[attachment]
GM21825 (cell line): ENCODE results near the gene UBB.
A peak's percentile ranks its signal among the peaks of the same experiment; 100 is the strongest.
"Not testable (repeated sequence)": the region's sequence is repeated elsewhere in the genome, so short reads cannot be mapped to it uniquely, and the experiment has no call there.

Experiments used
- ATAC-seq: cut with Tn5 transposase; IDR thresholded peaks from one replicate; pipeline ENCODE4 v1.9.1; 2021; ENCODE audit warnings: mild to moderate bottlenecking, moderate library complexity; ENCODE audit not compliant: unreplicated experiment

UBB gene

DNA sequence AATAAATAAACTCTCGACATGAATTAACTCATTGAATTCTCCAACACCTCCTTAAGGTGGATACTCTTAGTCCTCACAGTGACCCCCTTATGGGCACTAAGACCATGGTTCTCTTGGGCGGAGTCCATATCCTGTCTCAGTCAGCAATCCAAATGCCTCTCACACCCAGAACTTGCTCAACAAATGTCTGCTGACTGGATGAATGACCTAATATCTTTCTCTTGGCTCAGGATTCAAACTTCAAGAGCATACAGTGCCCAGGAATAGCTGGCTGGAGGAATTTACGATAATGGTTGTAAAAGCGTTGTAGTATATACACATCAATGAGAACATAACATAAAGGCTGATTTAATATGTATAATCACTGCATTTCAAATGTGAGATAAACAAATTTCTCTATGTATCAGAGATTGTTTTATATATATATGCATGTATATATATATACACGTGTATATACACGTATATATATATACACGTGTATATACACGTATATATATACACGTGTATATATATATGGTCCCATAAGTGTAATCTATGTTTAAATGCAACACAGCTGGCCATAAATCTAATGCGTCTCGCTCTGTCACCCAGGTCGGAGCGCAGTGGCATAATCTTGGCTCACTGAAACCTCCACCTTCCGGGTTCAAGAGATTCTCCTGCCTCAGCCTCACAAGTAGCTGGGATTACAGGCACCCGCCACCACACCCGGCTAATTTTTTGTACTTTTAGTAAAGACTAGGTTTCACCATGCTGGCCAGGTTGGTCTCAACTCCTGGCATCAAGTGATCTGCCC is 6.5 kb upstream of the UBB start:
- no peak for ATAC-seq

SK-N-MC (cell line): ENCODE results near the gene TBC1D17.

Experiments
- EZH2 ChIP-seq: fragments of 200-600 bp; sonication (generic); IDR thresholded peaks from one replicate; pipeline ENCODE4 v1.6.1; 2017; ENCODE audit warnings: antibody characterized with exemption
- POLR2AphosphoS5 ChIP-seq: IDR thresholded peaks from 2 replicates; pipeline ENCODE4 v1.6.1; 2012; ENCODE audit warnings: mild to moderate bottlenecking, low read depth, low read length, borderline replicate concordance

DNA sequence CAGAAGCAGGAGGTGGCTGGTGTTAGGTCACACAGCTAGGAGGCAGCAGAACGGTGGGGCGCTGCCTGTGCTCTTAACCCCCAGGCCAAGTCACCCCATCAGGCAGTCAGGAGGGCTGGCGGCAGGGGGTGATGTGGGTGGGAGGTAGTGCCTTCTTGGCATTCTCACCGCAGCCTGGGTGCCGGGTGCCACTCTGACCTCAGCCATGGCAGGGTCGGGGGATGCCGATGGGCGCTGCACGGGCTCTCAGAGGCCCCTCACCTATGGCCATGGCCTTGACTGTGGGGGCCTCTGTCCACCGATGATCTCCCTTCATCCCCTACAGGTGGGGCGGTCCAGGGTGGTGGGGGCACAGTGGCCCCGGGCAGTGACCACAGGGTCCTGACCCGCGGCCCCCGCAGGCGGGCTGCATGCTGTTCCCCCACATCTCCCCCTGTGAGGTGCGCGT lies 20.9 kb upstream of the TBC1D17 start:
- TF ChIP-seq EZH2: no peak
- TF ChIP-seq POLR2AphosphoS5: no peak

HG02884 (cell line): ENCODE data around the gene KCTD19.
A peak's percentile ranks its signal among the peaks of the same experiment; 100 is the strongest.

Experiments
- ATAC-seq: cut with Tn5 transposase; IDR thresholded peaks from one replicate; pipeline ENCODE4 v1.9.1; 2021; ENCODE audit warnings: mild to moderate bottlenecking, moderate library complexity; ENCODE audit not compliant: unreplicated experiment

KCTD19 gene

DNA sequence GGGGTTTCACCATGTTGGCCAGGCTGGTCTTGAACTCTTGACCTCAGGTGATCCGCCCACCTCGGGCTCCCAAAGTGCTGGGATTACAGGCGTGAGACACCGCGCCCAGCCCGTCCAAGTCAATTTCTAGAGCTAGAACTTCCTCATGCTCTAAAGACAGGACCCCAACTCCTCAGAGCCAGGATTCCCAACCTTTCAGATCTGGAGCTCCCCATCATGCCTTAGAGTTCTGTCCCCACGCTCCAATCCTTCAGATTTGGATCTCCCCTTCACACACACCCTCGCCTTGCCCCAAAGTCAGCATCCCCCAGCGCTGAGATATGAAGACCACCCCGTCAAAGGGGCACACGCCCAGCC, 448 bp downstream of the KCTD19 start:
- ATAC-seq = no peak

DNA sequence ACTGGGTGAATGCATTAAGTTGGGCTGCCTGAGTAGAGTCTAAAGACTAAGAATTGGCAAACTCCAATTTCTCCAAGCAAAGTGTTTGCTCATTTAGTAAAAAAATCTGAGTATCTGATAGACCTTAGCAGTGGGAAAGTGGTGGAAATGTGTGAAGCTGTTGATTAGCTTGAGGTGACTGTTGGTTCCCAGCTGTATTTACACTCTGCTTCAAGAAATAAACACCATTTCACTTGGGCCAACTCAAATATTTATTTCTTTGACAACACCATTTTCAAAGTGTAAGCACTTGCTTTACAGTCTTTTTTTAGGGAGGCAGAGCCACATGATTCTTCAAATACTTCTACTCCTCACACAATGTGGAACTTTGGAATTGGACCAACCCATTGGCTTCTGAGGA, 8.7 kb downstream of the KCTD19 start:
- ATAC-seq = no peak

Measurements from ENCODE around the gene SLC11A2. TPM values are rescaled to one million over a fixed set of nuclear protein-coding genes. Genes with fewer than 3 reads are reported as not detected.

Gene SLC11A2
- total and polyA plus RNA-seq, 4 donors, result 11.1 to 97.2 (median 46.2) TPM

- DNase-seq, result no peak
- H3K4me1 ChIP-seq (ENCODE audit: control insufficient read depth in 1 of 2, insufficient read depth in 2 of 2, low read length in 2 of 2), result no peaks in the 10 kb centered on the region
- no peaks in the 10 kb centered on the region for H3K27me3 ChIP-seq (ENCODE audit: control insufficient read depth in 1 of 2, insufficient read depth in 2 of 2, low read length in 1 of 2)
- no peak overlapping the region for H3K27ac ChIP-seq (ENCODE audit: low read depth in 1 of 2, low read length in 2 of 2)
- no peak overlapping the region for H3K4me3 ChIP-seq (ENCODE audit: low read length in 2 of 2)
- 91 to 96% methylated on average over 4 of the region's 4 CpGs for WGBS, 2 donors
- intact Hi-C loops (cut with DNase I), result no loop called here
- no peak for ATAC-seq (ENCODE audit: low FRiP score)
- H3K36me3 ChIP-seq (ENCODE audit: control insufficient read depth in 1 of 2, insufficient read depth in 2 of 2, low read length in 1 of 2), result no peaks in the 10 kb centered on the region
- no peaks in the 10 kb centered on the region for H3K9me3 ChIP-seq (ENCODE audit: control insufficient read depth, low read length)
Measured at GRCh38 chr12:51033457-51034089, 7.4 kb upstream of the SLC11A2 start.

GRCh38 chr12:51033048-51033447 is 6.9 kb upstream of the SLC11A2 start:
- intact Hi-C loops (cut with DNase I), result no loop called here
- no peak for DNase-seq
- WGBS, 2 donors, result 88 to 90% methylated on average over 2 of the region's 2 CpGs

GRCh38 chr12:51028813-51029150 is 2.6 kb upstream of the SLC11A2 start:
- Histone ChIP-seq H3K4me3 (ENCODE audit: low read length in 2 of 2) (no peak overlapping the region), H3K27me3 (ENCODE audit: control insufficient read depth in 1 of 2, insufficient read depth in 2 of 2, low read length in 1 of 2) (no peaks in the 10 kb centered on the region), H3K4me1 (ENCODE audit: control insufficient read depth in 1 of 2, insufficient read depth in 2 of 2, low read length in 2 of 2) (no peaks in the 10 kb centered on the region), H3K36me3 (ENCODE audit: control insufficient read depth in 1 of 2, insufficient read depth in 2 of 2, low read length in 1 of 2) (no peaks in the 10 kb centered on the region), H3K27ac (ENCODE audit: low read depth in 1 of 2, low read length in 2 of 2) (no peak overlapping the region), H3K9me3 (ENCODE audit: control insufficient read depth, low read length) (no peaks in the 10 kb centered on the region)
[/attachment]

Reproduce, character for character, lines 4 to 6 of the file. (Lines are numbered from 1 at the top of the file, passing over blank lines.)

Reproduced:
Experiments used
- ATAC-seq: cut with Tn5 transposase; IDR thresholded peaks from one replicate; pipeline ENCODE4 v1.9.1; 2021; ENCODE audit warnings: mild to moderate bottlenecking, moderate library complexity; ENCODE audit not compliant: unreplicated experiment

UBB gene